[00:25:26] It it's probably 50 grand plus worth of sensors. On the car. So you're more than doubling the, the value, the cost of the car. So crews had a system failure and it is a problem. Now we've been saying Chevy Cruz. I'm looking at it right now. I don't know that it's the same guys. I'm thinking this is not Chevy.

[00:25:51] This is a different company. Okay. Sorry about that. But, uh, there's, there's two vehicles in this family. There's the poppy. And, and, uh, there is another one out there. I'm trying to remember what they called this thing. Uh, let me see if I can find out on the website anyways. A couple of cute names. Oh yeah.

[00:26:11] Poppy and the toda. And they've got others that are ready to roll that are ready to be out there on the streets. okay. There's another one called burrito. So they're out on the streets. They are driving themselves in the they're cabs. There's in fact, uh, lots of them on the streets in San Francisco and a dozen of them just over a dozen robot.

[00:26:36] Cabs that blocked an intersection in San Francisco for two hours before cruise employees were then able to arrive and drive them away manually or remotely in some cases. Uh, so Cruz gave this rather vague information or press release. They said we had an issue earlier this week that caused some of our vehicles to cluster together while it was resolved and, and no passengers were impacted.

[00:27:06] We apologize to anyone who is inconvenience to anybody, trying to get through the intersection. However, in further reports, it's clear, this is not the first time it's happened, nor is this type of behavior by vehicles. Something that's completely unknown. We saw one a couple of weeks ago or a couple of months now actually.

[00:27:28] That I, uh, talked about on the radio, where there was one of these autonomous vehicles, the police were trying to pull it over. It finally decided to pull over in an area, uh, right at the side of the road and the police car, I guess the car was expecting the police car to just pass it. Right. It was trying to get somewhere it wasn't trying to pull me over.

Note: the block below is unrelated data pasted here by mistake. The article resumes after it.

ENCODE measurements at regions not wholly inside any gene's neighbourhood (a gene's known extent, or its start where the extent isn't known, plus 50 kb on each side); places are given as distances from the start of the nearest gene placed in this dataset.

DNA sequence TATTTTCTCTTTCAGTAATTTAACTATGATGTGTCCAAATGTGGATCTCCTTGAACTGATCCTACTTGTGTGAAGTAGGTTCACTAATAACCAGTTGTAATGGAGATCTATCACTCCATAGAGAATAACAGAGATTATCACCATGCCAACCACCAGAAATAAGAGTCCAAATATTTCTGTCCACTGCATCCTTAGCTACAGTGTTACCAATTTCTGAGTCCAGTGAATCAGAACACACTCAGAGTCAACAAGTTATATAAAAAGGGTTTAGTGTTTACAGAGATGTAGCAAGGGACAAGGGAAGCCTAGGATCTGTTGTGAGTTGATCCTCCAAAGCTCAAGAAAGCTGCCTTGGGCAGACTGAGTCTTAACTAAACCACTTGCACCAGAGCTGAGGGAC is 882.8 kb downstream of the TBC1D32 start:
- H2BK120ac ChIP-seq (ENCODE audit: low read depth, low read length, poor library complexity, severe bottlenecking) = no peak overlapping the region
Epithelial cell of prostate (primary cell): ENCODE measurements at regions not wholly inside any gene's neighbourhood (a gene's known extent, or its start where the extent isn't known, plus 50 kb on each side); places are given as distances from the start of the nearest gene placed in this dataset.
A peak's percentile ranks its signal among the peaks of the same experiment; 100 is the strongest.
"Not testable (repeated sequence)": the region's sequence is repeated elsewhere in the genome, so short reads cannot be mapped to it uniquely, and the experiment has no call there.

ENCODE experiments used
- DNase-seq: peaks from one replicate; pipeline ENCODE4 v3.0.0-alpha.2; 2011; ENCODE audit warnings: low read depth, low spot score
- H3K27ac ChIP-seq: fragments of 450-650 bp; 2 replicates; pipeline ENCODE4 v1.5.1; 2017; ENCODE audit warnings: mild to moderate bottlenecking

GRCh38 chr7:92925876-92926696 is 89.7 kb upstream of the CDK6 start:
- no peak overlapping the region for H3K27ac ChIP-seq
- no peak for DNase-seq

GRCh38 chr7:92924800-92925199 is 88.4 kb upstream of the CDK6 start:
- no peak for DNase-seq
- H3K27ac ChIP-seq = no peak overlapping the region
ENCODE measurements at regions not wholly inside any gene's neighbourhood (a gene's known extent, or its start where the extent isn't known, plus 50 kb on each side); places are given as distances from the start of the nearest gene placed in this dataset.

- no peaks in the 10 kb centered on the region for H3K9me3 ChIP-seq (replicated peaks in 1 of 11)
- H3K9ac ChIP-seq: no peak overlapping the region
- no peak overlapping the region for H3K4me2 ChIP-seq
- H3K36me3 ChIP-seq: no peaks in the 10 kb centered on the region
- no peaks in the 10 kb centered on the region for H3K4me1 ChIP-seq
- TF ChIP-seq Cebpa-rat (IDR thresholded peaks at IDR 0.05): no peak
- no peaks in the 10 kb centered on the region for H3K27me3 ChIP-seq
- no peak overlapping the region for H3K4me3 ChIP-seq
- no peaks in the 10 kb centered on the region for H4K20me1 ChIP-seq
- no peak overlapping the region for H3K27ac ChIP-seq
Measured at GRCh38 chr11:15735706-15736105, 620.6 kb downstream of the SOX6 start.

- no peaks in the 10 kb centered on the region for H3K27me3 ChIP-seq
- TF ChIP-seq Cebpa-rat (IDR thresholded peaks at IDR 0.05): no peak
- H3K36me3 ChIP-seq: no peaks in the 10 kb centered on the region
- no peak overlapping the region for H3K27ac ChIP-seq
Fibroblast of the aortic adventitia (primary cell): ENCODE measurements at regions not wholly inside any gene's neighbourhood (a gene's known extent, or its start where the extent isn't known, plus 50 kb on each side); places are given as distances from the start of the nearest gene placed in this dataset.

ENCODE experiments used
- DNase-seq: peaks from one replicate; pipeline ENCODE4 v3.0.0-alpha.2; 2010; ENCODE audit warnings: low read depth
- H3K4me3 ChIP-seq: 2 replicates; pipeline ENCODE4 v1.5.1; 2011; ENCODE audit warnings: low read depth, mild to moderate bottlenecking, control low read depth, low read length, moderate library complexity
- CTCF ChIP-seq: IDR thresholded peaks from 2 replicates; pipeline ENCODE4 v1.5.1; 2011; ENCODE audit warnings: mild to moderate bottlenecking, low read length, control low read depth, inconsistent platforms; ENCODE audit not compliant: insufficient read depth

[00:27:51] And so they, it stopped. The police officer did not pass the car. It got right behind it and got, he got out of the car and walked up and looked in. There's no driver. And then all of a sudden the car took off on him again. And then the car was apparently looking for a safe spot by the side of the road. So it drove up the road a little bit.

[00:28:14] To where there was a, a, a nice kind of pull off area and it pulled over and stopped. Now the same type of thing happened here that on the display were the following sentences on. So you looked in the window, these people were looking in the window of these cabs that were pull, blocking this intersection over a dozen of them in San Francisco, and just said, pulling over to a safe stop.

[00:28:40] And then it also said something happened on your trip. A support specialist will explain what to do next. And of course it just didn't show up. There's also a telephone number for emergency responders to call in order to help rectify the situation and the number then also states the self-driving mode has been switched off and I'm, I'm looking at it right now.

[00:29:03] It's got kind of a. Grid and these messages on it, first responders should contact crews at, and it gives a toll free phone number. And it says a crew support specialist is on the way to help in person. And as it turns out they were, but it took a couple hours for them to show up. And it says we parked the car while the issue is resolved.